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To the Editor

%We read with interest Puri and Sanyal's article on nonalcoholic fatty liver disease (NAFLD) published in Clinical Liver Disease.1 Because NAFLD has the potential to progress to cirrhosis, hepatocellular carcinoma, and finally death.2 The early identification of persons at risk for NAFLD is of great concern. Although NAFLD is generally diagnosed by ultrasonography, ultrasonography is not always available in primary care settings, particularly in developing areas. Therefore, a simple, sensitive, and noninvasive tool for identifying people at risk for NAFLD would have important clinical value. Recently, Miyake et al.3 reported that serum alanine aminotransferase (ALT) could be used as a surrogate marker for the presence of NAFLD. The optimal ALT cutoff levels in their study population were estimated to be 25 U/ L for men and 17 U/L for women. In a cross-sectional study, we also found that people with ALT levels>40 IU/L were at increased risk for fatty liver (odds ratio52.7, 95% confidence interval51.6-4.6, P<0.001) in comparison with those with ALT levels≤40 IU/L.4 In addition, the majority of those with NAFLD have no clinical symptoms. Similar studies in diverse ethnic populations are needed because the thresholds may be different in racially distinct groups.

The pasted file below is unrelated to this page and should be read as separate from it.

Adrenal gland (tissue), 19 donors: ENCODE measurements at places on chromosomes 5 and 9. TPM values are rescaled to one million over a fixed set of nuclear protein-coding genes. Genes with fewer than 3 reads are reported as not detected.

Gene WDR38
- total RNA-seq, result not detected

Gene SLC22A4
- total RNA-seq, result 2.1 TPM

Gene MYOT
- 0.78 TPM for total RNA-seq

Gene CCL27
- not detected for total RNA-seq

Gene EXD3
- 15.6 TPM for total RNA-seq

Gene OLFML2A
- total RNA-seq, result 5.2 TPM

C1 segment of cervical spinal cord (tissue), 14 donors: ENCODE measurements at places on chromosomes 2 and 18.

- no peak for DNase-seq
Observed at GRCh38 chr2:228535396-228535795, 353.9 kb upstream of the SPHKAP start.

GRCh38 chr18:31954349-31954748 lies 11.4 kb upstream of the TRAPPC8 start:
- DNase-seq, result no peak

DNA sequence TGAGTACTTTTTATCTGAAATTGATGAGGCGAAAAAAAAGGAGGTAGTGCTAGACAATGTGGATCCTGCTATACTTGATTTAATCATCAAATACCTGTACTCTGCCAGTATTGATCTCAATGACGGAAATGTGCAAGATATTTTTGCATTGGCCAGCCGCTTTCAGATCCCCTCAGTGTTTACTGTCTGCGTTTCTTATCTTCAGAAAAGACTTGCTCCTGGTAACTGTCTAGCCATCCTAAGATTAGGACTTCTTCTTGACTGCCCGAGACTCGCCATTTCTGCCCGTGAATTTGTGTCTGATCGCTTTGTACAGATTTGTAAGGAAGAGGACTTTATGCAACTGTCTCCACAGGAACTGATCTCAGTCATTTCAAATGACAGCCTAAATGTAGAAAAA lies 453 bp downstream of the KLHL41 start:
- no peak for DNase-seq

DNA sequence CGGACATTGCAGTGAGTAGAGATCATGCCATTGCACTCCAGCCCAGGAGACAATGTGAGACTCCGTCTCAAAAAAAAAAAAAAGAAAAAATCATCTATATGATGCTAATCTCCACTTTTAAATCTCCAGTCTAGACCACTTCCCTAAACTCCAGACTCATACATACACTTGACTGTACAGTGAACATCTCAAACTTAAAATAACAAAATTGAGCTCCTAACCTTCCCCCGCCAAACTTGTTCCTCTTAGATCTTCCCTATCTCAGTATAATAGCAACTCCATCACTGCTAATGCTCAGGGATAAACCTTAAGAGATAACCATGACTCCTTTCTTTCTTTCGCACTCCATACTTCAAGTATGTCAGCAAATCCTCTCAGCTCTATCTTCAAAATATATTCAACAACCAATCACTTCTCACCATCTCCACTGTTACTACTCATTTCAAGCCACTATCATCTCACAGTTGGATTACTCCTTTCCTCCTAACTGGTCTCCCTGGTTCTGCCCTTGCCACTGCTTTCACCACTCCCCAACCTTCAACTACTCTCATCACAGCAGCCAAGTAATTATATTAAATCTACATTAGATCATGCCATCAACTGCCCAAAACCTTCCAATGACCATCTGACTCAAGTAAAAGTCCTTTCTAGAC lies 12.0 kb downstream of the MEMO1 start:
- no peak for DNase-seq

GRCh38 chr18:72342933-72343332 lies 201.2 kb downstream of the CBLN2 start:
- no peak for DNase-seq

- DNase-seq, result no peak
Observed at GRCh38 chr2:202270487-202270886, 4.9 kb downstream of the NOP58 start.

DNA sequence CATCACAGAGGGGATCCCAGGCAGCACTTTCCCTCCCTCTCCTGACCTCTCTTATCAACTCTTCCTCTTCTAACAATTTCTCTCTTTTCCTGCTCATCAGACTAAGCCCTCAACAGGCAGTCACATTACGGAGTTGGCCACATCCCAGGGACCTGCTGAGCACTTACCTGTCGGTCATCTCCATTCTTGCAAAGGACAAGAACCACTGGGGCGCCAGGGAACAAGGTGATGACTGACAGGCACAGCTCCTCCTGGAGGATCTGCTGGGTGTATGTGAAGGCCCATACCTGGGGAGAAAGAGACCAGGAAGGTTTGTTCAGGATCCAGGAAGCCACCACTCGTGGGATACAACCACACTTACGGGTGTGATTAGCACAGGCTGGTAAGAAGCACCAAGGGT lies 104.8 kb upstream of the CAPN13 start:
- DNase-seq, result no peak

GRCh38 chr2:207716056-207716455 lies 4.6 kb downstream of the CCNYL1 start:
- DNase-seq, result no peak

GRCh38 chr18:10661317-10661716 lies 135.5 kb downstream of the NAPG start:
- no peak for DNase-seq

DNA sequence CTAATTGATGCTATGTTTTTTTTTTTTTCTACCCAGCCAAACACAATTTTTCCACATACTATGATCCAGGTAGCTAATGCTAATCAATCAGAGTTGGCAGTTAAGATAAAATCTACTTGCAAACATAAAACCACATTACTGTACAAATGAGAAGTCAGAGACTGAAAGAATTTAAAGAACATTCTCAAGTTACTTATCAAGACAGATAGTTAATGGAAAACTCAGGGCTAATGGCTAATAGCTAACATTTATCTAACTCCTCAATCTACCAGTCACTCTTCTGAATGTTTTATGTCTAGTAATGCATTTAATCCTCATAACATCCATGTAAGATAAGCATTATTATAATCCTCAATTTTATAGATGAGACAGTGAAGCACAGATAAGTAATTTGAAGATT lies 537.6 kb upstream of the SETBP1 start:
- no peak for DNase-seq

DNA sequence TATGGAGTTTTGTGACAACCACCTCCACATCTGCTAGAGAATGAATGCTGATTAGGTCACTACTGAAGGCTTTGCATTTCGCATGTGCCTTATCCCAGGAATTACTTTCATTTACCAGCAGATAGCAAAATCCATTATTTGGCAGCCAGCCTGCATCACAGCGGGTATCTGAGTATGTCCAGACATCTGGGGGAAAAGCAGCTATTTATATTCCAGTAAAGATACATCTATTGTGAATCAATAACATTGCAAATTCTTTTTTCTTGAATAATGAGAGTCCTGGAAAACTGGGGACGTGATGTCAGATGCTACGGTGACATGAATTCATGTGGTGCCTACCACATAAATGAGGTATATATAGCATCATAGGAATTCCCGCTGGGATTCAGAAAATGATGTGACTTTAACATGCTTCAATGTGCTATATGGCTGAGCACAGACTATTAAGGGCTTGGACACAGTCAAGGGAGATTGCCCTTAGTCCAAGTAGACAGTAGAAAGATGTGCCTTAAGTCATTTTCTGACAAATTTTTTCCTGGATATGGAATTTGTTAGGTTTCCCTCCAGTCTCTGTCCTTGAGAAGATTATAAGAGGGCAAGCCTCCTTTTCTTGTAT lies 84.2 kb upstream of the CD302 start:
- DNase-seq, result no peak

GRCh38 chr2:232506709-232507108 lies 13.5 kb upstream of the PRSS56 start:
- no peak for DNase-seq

References

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  • 1
    Puri P, Sanyal AJ. Nonalcoholic fatty liver disease: definitions, risk factors, and workup. Clinical Liver Disease 2012; 1: 98102.
  • 2
    Mehta R, Younossi ZM. Natural history of nonalcoholic fatty liver disease. Clinical Liver Disease 2012; 1: 111112.
  • 3
    Miyake T, Kumagi T, Hirooka M, Koizumi M, Furukawa S, Ueda T, et al. Metabolic markers and ALT cutoff level for diagnosing nonalcoholic fatty liver disease: a community-based cross-sectional study. J Gastroenterol 2012; 47: 696703.
  • 4
    Lai SW, Tan CK, Ng KC, Epidemiology of fatty liver in a hospital-based study in Taiwan. South Med J 2002; 95: 12881292.